Dear Indian Philosophy Bloggers and Readers
I would like to share with you news of my in-press book. It is scheduled to be out in July, which is late to be considered for September teaching and research, so I thought I would announce it now, in case it is relevant to your fall research or teaching work.
The book is called Hinduism: A Contemporary Philosophical Investigation (Routledge 2019).
Its part of a larger series, titled Investigating Philosophy of Religion. Each peer reviewed volume is dedicated to a single religion. So far the volumes for Judaism, Islam, Buddhism and Hinduism are in-press or released.
Here is the publisher’s back of book blurb:
Hinduism: A Contemporary Philosophical Investigation explores Hinduism and the distinction between the secular and religious on a global scale. According to Ranganathan, a careful philosophical study of Hinduism reveals it as the microcosm of philosophical disagreements with Indian resources, across a variety of topics, including: ethics, logic, the philosophy of thought, epistemology, moral standing, metaphysics, and politics. This analysis offers an original and fresh diagnosis of studying Hinduism, colonialism and a global rise of hyper-nationalism, as well as the frequent acrimony between scholars and practitioners of Hindu traditions.
This text is appropriate for use in undergraduate and graduate courses on Hinduism, and Indian philosophy, and can be used as an advanced introduction to the problems of philosophy with South Asian resources.
Here is the TOC:
Chapter 1. Introduction
Chapter 2. Hinduism and the Limits of Interpretation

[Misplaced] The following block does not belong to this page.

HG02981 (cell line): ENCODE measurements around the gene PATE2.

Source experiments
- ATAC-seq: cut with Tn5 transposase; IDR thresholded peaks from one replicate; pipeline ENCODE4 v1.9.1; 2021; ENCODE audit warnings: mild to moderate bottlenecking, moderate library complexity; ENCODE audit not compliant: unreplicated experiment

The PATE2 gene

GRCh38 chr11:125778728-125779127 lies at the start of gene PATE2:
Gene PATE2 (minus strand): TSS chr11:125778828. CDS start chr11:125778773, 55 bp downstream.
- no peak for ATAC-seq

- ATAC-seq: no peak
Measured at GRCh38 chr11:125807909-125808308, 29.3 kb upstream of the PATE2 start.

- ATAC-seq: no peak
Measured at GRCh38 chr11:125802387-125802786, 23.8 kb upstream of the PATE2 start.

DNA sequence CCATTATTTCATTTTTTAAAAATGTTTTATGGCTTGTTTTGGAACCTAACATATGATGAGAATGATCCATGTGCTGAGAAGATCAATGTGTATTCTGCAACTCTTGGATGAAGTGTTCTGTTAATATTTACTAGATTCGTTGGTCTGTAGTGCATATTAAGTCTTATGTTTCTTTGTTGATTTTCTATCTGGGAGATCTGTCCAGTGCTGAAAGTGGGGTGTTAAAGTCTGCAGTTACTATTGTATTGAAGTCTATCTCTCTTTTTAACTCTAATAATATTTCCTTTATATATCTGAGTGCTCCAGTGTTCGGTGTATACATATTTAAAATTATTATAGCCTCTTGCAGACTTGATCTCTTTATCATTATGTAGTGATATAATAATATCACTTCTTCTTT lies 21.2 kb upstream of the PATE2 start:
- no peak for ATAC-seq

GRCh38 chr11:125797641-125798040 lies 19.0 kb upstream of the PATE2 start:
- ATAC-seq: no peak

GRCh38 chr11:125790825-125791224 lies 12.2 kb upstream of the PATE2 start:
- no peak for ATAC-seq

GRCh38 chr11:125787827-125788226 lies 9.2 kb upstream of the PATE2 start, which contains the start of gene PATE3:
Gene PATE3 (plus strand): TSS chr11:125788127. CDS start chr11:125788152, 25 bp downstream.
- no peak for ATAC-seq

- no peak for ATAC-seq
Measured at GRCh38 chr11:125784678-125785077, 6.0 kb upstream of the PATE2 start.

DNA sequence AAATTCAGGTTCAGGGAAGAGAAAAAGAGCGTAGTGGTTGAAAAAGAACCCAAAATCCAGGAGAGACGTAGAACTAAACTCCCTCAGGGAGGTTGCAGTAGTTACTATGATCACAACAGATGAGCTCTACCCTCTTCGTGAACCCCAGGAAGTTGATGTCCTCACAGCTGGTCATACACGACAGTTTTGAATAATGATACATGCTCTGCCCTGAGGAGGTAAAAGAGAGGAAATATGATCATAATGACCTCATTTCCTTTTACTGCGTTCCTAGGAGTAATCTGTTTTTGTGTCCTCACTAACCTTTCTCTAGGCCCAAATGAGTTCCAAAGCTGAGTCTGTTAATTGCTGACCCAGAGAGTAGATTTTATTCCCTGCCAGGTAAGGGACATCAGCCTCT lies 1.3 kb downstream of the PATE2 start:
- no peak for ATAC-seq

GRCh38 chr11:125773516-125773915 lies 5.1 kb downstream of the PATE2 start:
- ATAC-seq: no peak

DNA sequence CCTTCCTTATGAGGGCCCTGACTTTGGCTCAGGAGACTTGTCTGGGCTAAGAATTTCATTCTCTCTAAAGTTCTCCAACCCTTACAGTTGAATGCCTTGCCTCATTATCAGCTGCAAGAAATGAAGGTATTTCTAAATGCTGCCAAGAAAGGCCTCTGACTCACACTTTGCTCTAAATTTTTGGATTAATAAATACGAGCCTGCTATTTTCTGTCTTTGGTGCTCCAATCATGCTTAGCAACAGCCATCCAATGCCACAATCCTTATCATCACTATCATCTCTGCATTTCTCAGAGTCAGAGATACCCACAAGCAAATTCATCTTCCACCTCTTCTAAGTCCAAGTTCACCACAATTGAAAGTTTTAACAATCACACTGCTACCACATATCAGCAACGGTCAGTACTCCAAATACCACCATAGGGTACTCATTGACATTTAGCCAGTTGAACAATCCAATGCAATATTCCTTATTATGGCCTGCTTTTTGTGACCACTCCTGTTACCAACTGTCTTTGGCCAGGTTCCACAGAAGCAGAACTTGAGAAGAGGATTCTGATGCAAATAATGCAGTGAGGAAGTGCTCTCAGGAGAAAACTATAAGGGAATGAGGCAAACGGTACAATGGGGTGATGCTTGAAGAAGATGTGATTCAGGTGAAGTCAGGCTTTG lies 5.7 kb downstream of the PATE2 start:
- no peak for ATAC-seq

Chapter 3. Bhakti: the Fourth Moral Theory
Chapter 4. Logic: The Nectar of Immortality
Chapter 5. Subcontinent Dharma, the Global Alt-Right and the Philosophy of Thought
Chapter 6. Jñāna: Pramāṇa, Satya and Citta (Not: Justified, True, Belief)
Chapter 7. Moral Standing: Who Counts, Gods and the After Life
Chapter 8. Metaphysics: Two Truths
Chapter 9. The Politics of the Milk Ocean: Mokṣa
Chapter 10. Conclusion
Just to clarify: the book is not primarily about Hindu philosophy. It’s an account of Hinduism, the religion. Hence, to get to this point, I provide a general account of how something comes to be identified as a religion in our world (it is political and has to do with the tradition I call the West—italicized upper case “W”) and note that Hinduism is the odd member of this club: whereas most religions are identifiable with some minimal comprehensive view, figure, text, or doctrine, Hinduism is simply the microcosm of philosophical disagreements, with a South Asian twist. So in the end, I do review and explore Hindu philosophies but as a means of representing Hinduism in terms of its disagreements. The other topic of this book is the West, a tradition that identifies its cultural contingencies with the very content of thought itself, disappearing alien moral and political theorizing and in its place identifying religions to be studied social scientifically and not as a contribution to philosophy. The methodological distinction between interpretation (the method of the West) and explication (the method of philosophy) plays an important part in this argument too.
The project, while philosophical (focused on an analysis of Hinduism, the concept), is largely informed by scholars of Hinduism (who frequently take opposing views) whose contribution to the field informed my thinking about that massive religion called Hinduism. Just when I thought I had some idea about what Hinduism is, a scholar would share their work and I would have to revise my conception of Hinduism, eventually leading me to the idea that it’s just more accurate to talk about Hinduism in terms of its disagreements than some common platform.